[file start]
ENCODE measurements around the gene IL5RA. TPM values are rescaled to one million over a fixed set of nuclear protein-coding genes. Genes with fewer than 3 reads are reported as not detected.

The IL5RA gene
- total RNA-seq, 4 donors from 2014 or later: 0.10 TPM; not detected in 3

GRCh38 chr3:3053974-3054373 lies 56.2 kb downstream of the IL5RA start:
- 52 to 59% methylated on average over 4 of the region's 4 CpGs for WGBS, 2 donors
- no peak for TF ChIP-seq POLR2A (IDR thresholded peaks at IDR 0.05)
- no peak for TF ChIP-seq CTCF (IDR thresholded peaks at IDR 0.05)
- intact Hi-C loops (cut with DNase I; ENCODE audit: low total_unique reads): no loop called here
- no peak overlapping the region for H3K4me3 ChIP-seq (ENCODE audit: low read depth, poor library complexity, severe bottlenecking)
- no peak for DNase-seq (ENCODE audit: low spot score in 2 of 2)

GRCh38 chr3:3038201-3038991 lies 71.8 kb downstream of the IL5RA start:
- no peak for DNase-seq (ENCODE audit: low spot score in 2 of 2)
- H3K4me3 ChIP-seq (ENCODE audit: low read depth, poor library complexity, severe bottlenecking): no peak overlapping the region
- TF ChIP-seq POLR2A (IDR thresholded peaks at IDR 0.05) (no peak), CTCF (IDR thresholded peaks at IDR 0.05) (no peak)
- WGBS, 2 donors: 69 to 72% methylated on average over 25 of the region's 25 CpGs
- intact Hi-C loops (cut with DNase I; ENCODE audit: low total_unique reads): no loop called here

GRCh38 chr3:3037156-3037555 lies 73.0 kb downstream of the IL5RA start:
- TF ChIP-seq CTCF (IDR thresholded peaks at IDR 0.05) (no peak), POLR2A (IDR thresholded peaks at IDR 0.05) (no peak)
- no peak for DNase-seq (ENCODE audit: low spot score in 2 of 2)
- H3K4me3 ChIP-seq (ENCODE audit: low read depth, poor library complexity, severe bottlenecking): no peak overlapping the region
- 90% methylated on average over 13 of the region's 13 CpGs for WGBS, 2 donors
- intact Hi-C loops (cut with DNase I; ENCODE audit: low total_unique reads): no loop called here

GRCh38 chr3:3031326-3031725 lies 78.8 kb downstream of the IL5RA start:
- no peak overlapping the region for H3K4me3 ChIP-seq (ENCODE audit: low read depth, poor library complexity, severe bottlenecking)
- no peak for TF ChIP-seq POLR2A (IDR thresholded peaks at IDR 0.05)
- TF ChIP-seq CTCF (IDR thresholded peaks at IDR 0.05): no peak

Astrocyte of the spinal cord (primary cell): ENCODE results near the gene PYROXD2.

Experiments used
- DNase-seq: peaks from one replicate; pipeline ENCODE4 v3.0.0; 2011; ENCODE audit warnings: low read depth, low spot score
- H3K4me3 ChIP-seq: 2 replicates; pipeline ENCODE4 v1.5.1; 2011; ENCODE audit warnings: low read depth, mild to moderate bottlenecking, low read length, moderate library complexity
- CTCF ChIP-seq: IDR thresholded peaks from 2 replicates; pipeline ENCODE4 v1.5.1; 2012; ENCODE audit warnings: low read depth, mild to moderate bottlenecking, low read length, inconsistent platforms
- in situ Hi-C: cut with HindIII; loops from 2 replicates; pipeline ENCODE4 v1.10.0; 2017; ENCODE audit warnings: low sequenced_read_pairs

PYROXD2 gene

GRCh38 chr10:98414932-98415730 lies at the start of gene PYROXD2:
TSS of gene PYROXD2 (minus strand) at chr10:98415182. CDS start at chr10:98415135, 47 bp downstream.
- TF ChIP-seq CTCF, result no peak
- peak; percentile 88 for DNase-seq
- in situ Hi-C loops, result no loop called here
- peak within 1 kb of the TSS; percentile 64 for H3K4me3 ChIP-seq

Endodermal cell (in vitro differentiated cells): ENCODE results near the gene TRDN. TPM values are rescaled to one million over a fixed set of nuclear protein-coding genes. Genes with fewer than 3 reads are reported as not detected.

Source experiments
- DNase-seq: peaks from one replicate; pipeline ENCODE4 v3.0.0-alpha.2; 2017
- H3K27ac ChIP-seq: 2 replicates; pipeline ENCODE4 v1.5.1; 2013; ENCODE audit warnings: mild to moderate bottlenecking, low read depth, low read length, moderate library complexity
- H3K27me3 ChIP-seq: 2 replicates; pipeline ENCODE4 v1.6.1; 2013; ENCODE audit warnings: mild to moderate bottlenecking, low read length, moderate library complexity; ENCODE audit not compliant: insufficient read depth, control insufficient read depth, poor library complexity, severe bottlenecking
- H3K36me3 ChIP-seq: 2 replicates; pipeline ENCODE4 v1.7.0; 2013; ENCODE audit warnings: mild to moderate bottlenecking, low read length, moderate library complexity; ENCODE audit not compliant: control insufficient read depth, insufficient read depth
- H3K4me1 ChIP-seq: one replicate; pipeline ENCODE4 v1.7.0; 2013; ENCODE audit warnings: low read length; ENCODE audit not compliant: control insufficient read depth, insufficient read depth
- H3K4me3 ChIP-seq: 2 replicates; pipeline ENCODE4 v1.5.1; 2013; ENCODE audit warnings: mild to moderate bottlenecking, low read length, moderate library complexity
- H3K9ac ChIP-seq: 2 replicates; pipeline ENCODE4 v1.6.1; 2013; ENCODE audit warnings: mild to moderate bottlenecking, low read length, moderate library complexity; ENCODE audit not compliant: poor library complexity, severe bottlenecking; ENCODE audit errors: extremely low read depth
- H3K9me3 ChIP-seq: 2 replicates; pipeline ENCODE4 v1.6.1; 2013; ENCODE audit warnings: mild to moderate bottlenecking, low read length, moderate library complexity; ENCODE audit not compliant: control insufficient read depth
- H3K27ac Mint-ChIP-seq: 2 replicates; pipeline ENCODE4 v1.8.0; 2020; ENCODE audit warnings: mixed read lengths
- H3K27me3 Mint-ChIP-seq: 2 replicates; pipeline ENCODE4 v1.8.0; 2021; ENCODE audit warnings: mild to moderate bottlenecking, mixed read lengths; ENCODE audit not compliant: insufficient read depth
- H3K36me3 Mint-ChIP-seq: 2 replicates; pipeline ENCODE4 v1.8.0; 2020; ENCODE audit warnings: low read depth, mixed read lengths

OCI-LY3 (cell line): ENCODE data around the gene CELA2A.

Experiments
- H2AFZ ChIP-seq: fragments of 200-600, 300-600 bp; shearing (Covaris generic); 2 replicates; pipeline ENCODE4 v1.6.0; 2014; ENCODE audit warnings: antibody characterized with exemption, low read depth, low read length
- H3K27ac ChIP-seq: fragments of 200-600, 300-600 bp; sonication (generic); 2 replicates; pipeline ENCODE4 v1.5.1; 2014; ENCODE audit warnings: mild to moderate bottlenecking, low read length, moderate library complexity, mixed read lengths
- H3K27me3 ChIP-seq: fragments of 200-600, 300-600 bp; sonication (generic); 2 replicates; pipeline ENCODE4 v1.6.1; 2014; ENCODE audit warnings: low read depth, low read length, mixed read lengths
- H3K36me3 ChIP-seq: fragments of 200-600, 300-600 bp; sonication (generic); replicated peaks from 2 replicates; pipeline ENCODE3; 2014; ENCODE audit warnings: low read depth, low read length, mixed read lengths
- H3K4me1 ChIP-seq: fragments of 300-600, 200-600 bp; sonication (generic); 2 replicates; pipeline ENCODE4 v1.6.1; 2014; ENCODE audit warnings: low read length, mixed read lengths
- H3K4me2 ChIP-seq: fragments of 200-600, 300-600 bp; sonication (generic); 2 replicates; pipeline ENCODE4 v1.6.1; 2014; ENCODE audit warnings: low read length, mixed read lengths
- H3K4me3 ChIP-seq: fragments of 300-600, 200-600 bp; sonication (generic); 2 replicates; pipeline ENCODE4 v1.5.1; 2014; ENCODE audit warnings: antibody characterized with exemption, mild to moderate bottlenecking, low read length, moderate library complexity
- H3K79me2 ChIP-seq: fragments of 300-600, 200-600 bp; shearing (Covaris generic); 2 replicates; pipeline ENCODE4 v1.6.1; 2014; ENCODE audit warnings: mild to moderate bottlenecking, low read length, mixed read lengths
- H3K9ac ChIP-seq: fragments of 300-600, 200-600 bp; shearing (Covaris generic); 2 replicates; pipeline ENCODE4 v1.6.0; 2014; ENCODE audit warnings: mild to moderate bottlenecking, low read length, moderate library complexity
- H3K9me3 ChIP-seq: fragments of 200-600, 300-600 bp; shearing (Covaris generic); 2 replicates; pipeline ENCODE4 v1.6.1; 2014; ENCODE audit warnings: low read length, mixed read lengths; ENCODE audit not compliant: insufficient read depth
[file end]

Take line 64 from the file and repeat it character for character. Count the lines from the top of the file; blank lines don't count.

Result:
- H3K9me3 ChIP-seq: fragments of 200-600, 300-600 bp; shearing (Covaris generic); 2 replicates; pipeline ENCODE4 v1.6.1; 2014; ENCODE audit warnings: low read length, mixed read lengths; ENCODE audit not compliant: insufficient read depth